Absolutely! I can now carry on a conversation because I have mental clarity. I can now be invested in the conversation because I care. Before, I didn’t care. All I cared about was food. All I wanted to do was workout and obsess over calories and macronutrients. Date nights scared me because I thought they would lead to a five-pound weight gain. Now, I can go out to eat and enjoy the meal because I’m present in the conversation with the company. 

What does your typical week look like as far as your workout/fitness schedule? What type of exercise do you enjoy most?

I like to mix things up- a lot. Lately, I’ve been trying Buti Yoga, but I also do pole dancing in a studio. Last night I went to a CrossFit class. Some days I just take walks. Many weekends I go for long hikes (I live in Colorado). Generally I do some sort of “fitness” activity four times a week. 

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How has your diet changed? Do you have any restrictions or guidelines on what you eat? What are your favorite foods?

My diet has changed a lot because I no longer eat by a meal plan. I eat intuitively. With that said, I still do eat mostly whole foods, though I am by no means rigid about it. If I want some ice cream, I’ll have it! If I want a granola bar, I’ll eat it! I enjoy eating three square meals a day, and many times I eat the same stuff because I love it so much! My favooklm,rite foods are sweet potatoes, sunflower seed butter, curry, ground turkey, rice, carrots, avocado and roasted broccoli.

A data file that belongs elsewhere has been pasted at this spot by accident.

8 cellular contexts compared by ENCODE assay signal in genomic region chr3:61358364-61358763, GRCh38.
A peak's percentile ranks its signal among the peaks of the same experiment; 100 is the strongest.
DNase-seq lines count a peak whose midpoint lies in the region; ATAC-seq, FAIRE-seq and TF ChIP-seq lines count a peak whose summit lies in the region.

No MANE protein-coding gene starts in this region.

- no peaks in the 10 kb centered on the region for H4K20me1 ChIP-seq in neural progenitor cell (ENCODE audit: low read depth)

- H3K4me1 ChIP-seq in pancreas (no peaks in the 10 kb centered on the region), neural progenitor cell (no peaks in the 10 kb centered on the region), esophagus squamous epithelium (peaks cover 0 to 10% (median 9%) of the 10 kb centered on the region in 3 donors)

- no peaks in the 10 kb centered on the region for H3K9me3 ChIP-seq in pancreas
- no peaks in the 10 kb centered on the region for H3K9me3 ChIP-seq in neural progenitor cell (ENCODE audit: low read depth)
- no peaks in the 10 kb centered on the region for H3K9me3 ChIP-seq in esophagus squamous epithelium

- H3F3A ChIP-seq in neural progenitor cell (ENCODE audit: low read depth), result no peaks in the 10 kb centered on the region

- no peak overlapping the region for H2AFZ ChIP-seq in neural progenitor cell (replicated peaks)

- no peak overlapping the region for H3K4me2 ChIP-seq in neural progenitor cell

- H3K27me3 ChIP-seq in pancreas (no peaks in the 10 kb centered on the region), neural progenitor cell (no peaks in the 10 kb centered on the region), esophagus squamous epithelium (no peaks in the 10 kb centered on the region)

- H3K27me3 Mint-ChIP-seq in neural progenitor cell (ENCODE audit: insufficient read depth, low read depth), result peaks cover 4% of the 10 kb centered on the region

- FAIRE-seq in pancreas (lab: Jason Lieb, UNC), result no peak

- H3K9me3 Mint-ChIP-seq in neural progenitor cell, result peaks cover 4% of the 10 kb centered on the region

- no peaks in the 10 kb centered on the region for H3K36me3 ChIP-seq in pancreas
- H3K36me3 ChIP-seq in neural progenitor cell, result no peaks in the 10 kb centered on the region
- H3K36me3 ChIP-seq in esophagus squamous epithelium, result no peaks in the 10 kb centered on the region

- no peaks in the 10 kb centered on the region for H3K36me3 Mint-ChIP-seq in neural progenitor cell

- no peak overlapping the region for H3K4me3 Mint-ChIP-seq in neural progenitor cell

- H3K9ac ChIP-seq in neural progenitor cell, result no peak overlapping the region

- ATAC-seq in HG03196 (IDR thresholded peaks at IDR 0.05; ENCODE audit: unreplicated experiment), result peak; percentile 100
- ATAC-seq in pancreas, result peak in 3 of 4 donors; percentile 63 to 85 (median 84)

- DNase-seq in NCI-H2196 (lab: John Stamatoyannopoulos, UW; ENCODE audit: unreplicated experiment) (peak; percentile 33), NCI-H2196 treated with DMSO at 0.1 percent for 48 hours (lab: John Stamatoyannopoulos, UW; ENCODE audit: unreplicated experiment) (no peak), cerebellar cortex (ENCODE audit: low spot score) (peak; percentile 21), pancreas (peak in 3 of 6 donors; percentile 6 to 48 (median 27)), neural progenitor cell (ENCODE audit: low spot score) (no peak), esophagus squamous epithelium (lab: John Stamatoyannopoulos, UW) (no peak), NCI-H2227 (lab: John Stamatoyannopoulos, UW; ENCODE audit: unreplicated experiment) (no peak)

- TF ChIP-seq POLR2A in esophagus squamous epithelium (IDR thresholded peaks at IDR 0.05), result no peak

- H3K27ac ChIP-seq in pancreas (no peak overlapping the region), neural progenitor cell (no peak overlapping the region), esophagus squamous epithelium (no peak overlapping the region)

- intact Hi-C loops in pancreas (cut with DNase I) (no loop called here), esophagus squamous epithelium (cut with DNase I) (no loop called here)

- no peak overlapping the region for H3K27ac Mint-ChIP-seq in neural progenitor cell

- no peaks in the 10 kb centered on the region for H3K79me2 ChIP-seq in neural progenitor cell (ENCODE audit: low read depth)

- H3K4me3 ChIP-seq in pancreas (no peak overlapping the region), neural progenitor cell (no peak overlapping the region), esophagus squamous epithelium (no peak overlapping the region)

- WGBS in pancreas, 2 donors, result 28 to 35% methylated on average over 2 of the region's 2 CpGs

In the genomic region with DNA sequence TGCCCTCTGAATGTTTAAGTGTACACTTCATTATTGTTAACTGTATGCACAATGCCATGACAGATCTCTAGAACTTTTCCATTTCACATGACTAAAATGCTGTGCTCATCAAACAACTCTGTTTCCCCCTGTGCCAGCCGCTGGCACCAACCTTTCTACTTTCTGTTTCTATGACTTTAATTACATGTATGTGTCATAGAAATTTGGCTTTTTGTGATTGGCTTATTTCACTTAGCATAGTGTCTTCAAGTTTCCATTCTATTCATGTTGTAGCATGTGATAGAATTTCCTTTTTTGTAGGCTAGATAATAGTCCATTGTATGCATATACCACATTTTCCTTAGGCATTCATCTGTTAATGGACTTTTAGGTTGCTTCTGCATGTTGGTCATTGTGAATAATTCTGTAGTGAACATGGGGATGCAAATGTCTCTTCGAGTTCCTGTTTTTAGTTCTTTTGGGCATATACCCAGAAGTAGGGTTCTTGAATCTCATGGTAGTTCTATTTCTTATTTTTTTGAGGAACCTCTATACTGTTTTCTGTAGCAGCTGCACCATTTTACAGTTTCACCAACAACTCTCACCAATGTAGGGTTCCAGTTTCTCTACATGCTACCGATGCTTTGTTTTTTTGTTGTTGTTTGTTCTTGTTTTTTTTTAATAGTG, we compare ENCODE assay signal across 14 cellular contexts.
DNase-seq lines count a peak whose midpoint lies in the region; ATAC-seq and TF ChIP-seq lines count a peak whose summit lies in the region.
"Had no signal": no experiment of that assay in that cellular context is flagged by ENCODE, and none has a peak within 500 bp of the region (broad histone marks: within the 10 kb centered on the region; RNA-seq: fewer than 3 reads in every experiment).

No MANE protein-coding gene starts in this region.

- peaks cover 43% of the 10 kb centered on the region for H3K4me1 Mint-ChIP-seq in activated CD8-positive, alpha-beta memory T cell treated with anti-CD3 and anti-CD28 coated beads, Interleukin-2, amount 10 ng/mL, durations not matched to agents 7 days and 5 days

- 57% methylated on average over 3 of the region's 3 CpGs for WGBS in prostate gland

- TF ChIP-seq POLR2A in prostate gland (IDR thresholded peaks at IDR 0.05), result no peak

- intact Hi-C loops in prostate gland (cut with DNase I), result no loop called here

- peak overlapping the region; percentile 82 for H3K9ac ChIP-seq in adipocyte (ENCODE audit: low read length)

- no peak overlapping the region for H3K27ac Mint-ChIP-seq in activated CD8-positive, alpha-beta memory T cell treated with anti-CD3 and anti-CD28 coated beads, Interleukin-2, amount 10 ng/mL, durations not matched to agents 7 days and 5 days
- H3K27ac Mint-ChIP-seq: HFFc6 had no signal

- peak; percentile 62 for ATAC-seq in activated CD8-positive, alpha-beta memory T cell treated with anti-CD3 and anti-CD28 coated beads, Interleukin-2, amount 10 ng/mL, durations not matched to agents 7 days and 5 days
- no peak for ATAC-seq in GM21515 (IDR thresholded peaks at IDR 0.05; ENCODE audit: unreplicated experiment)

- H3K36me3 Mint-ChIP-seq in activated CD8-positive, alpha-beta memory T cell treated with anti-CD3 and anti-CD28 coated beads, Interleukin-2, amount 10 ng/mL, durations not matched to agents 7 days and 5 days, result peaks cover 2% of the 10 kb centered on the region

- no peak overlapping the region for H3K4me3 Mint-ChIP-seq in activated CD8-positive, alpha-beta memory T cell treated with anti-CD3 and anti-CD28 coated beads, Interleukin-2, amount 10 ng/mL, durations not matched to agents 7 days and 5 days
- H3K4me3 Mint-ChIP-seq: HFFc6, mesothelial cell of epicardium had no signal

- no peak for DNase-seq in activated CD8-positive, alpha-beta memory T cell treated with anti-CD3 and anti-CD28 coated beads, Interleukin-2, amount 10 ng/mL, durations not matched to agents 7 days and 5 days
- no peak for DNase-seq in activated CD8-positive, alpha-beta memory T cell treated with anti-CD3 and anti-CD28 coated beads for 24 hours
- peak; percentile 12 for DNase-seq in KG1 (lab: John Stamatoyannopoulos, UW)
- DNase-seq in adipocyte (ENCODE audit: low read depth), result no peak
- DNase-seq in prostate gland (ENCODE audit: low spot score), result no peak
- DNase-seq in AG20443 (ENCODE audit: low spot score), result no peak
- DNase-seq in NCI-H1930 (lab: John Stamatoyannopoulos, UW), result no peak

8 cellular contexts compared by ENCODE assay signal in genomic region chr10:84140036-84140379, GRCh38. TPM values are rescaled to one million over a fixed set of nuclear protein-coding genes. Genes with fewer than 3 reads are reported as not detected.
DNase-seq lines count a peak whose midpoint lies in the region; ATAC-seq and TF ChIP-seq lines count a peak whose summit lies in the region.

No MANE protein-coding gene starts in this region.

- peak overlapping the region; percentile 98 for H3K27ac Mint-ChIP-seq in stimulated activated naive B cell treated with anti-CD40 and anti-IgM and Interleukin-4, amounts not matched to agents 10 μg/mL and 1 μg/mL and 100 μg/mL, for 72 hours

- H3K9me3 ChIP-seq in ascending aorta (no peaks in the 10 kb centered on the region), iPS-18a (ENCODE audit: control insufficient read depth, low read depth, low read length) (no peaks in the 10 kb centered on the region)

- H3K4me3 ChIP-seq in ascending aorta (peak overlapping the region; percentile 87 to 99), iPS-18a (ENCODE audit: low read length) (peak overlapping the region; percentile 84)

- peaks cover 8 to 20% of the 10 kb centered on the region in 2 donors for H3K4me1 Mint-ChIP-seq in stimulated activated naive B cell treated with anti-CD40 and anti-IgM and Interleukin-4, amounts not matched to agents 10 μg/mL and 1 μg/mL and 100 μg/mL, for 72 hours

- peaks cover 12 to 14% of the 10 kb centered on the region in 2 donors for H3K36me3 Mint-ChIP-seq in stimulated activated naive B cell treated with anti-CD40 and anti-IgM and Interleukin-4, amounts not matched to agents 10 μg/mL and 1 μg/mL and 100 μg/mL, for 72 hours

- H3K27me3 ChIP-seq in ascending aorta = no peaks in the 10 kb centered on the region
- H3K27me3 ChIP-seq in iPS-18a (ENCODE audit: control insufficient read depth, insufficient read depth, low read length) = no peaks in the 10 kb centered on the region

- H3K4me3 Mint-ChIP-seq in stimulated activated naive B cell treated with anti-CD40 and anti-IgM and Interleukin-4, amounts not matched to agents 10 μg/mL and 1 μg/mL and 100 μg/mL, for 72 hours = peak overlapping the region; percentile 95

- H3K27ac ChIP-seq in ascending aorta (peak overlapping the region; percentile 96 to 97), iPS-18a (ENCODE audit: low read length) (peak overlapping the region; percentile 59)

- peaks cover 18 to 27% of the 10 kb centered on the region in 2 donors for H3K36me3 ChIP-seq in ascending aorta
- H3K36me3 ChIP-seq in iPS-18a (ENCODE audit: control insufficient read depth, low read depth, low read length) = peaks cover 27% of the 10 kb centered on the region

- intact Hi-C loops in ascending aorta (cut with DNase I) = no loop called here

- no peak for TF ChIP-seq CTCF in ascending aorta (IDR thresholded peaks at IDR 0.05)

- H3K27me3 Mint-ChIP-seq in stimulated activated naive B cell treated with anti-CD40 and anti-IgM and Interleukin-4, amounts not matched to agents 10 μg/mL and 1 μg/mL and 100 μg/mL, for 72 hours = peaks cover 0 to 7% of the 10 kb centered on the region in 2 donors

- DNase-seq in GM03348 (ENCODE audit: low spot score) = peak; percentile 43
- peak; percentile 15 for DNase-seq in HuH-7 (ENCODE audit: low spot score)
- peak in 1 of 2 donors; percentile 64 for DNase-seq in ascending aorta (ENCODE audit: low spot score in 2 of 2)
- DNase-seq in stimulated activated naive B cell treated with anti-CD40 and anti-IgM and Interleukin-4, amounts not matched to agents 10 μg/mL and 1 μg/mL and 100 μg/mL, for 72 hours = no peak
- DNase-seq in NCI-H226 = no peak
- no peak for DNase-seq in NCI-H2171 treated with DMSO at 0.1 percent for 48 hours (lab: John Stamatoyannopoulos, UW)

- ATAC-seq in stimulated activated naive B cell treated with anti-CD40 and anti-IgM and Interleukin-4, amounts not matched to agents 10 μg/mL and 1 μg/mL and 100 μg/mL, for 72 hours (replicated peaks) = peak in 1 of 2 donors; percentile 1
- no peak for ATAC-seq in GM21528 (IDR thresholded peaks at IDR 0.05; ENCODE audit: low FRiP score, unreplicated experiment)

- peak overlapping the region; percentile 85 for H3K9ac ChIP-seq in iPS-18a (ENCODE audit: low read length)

What has been the most difficult part in your process of recovery? Do you still struggle? If so, how do you cope with the various obstacles to your continued freedom from your past obsession with food and exercise?

The most difficult part of recovery has been letting go. I’ve had to let go of old stories I’ve kept about myself and be open to creating new stories. I definitely still struggle, but I cope by sharing my struggles on my podcast and interviewing amazing women and men that inspire and motivate me. My podcast has played a huge role in my recovery, and it makes it that much better to know that it’s played a huge role in many other people’s recovery journeys too!